With the world’s eyes on Ferguson f0r the result of that endless grand jury, I was interested in this eye on the situation in early October by photographer Zun Lee. Of course, the photo is notable for what it doesn’t do — which is pigeonhole or reduce the situation to a one liner. What’s clearly provocative about the photo, however, is the way it lends depth, if not empathy toward the officer. Suddenly, the agent of the state is more another young man, one out there alone, a little bit vulnerable perhaps, with his own eyes for what’s going on.
A bit blasphemous or hypocritical, some might say? What’s quite smart if awkward and uncomfortable is how the photo takes the core crisis in Ferguson — the stereotyping and the targeting of the young black male — and brings that instinct to bear in a reverse fashion. For viewers all too mindful of the prejudice that cuts black youth down, the photograph forces viewers to confront some of the same toxicity in one’s prejudice toward the cop.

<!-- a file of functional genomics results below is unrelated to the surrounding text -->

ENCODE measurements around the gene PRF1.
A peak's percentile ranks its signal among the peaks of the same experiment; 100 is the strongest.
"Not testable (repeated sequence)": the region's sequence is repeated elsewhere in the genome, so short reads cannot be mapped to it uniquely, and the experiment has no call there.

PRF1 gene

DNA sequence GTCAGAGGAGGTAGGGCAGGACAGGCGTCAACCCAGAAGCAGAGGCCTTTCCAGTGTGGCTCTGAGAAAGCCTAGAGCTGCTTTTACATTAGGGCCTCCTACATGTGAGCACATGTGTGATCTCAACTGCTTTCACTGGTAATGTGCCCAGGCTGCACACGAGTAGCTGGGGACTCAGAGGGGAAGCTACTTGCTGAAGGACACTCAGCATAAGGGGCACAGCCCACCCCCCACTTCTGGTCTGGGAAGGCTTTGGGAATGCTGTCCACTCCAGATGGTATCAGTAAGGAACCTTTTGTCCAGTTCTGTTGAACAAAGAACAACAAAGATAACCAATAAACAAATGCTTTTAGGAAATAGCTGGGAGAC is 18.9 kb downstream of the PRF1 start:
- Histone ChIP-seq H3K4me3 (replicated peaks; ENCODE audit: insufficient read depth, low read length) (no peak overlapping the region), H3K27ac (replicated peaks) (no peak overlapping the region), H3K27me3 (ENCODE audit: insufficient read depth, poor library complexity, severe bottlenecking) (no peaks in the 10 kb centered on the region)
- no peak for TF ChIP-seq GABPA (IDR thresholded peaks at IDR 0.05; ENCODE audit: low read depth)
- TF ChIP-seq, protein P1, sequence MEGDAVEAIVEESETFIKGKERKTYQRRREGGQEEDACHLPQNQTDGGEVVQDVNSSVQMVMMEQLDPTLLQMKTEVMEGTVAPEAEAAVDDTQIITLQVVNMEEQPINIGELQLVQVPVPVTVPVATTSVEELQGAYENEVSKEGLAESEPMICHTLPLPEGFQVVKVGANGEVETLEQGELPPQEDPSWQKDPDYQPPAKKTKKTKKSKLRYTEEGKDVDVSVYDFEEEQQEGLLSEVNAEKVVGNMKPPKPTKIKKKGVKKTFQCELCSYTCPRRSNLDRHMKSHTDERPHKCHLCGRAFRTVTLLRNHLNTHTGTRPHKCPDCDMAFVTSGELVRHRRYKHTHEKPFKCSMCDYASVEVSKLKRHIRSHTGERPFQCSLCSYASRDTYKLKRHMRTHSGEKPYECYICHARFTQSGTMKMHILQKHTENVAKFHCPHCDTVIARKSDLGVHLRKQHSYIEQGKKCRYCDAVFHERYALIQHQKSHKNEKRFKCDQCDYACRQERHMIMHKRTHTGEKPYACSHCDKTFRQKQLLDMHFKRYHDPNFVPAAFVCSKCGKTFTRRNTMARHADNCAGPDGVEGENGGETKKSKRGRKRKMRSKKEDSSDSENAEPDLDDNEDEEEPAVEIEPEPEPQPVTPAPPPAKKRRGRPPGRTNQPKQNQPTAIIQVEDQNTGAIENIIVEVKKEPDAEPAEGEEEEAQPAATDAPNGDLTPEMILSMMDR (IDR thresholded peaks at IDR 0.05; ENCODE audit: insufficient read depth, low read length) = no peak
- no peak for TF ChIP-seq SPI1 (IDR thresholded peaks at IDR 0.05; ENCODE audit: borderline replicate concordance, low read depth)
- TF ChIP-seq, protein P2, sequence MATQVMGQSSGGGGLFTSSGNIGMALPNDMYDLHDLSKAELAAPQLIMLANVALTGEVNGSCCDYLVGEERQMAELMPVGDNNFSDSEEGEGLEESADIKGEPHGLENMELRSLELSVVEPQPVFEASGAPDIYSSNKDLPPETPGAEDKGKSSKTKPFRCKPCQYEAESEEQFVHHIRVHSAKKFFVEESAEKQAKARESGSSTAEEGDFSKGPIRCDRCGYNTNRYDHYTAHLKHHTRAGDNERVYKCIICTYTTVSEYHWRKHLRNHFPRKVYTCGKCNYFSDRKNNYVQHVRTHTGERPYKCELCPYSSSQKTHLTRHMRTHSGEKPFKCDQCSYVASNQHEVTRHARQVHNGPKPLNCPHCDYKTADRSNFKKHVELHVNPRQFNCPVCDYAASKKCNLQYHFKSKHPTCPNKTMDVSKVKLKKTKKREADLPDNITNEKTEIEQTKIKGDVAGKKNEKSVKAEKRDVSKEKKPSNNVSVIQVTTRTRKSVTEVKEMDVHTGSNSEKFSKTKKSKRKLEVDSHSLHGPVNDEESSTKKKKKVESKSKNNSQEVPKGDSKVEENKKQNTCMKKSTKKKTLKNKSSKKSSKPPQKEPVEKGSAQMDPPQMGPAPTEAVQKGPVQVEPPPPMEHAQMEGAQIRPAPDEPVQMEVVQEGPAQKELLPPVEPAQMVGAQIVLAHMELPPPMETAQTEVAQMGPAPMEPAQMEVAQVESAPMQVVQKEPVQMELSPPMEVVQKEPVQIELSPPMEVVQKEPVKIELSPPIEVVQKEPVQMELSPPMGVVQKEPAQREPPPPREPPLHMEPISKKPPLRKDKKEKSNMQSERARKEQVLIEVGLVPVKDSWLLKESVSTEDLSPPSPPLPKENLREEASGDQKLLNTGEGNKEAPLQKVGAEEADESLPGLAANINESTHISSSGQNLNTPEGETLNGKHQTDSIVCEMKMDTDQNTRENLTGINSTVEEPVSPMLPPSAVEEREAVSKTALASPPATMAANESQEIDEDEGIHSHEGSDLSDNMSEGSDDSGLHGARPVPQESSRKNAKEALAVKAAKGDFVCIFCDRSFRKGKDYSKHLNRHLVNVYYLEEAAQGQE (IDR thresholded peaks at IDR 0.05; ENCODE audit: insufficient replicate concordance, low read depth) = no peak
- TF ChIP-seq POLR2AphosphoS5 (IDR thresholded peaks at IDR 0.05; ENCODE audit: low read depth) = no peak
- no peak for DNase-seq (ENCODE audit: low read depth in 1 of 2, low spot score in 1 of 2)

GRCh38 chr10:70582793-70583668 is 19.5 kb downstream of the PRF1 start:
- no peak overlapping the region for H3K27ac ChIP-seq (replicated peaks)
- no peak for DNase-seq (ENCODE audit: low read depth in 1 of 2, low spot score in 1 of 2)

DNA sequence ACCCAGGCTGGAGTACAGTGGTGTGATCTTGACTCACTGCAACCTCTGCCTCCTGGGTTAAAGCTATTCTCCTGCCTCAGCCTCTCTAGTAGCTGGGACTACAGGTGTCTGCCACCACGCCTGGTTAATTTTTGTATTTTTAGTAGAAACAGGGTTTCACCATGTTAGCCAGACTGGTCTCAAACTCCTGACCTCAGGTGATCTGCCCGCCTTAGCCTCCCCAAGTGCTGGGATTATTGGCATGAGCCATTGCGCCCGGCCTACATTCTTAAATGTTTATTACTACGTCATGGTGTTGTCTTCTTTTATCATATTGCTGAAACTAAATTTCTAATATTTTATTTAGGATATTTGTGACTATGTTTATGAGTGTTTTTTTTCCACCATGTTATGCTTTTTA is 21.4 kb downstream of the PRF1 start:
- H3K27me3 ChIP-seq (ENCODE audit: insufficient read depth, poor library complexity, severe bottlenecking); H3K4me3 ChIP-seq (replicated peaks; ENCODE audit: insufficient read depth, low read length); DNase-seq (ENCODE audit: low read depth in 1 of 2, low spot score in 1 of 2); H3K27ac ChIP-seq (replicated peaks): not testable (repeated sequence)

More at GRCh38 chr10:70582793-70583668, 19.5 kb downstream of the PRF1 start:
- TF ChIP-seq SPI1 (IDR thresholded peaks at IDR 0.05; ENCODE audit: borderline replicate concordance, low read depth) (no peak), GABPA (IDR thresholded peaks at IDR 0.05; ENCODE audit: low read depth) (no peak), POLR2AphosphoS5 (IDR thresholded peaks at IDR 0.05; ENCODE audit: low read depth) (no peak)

(You can see the entire photo essay here. As another distinct portrait, I also like the 13th photo quite a bit, of Martrell Hughes, family man.)
(Update: the photographer’s name has been exchanged in two places in the second paragraph with the words, “the photo” and “the photograph.” Although it’s a bit of a judgement call, I agree with Beller below that the post was ascribing too much intent to Lee for a particular reading.)
(photo: Zun Lee for MSNBC. caption: A police officer faces protesters in front of the Ferguson Police Department building on Oct. 10, 2014)